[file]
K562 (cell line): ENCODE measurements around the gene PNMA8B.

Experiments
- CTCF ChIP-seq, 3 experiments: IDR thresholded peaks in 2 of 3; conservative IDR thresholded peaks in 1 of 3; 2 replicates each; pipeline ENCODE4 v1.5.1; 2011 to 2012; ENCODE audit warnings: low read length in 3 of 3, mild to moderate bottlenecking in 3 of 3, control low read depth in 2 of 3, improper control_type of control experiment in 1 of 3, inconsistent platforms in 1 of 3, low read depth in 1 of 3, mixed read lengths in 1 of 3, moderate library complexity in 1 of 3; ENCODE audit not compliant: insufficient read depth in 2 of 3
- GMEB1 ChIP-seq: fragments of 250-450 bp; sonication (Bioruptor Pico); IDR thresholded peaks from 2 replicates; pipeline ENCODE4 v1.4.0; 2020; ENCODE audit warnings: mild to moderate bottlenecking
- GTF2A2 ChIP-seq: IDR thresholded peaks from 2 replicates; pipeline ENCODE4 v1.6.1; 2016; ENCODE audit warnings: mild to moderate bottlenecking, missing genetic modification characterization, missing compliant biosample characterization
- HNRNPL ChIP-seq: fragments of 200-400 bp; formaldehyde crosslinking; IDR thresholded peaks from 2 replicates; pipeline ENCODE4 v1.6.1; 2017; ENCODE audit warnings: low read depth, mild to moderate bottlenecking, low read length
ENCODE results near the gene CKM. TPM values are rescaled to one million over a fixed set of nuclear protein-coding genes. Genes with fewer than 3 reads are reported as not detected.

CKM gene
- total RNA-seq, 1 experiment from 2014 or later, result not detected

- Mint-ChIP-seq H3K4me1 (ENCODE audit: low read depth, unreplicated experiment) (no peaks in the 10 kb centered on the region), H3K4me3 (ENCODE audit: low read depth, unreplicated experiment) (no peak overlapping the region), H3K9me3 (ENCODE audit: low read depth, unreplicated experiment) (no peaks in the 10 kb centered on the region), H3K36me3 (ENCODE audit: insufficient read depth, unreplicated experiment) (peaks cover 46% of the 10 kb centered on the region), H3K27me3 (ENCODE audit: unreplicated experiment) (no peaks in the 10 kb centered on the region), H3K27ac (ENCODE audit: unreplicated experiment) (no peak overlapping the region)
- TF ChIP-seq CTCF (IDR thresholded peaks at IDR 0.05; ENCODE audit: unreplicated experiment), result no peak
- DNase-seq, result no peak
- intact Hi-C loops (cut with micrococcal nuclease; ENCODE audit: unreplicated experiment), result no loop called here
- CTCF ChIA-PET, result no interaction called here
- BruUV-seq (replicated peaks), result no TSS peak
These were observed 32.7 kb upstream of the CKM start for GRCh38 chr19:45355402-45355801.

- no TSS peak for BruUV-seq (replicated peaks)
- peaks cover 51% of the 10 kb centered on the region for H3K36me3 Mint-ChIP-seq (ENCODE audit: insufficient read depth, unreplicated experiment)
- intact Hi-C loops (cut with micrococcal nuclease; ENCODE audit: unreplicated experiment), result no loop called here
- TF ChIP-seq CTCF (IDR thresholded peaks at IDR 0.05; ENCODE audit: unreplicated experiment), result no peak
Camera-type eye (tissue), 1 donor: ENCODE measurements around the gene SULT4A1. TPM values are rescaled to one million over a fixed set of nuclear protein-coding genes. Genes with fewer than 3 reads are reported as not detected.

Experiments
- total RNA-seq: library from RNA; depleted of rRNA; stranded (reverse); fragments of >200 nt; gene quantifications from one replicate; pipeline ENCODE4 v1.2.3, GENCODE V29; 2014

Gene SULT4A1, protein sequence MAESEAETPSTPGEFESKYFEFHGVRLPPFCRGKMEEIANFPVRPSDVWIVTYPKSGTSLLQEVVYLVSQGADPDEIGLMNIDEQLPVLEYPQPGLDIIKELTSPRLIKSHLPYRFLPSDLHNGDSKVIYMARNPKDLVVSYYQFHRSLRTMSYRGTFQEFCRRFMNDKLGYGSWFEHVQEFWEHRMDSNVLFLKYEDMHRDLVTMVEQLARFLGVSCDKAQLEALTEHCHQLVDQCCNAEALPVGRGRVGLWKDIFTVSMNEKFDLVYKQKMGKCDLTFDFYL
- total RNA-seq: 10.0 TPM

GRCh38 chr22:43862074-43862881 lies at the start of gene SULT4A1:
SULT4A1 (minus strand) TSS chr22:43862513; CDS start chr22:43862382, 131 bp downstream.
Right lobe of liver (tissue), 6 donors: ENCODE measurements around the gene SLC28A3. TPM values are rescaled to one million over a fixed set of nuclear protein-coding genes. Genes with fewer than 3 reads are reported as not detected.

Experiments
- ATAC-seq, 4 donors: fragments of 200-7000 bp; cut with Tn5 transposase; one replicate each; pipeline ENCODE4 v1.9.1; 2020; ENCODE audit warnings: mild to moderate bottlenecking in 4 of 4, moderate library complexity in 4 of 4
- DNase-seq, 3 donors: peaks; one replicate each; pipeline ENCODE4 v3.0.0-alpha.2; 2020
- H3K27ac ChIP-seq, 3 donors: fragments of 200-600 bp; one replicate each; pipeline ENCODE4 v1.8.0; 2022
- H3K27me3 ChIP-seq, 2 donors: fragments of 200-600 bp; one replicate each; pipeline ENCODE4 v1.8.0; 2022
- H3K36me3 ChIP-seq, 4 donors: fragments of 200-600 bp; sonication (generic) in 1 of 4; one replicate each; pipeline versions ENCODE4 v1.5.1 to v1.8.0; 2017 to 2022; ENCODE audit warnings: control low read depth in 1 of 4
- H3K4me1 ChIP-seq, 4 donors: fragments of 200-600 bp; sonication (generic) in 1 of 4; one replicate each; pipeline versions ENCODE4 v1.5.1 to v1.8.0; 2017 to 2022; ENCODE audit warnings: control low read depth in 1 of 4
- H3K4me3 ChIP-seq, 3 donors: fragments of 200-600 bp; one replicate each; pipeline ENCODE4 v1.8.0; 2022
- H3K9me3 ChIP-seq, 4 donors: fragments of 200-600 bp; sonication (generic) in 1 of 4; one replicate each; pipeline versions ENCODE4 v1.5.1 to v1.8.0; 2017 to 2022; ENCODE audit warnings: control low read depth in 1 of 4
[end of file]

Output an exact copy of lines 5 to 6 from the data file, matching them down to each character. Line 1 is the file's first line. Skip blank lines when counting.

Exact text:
- GTF2A2 ChIP-seq: IDR thresholded peaks from 2 replicates; pipeline ENCODE4 v1.6.1; 2016; ENCODE audit warnings: mild to moderate bottlenecking, missing genetic modification characterization, missing compliant biosample characterization
- HNRNPL ChIP-seq: fragments of 200-400 bp; formaldehyde crosslinking; IDR thresholded peaks from 2 replicates; pipeline ENCODE4 v1.6.1; 2017; ENCODE audit warnings: low read depth, mild to moderate bottlenecking, low read length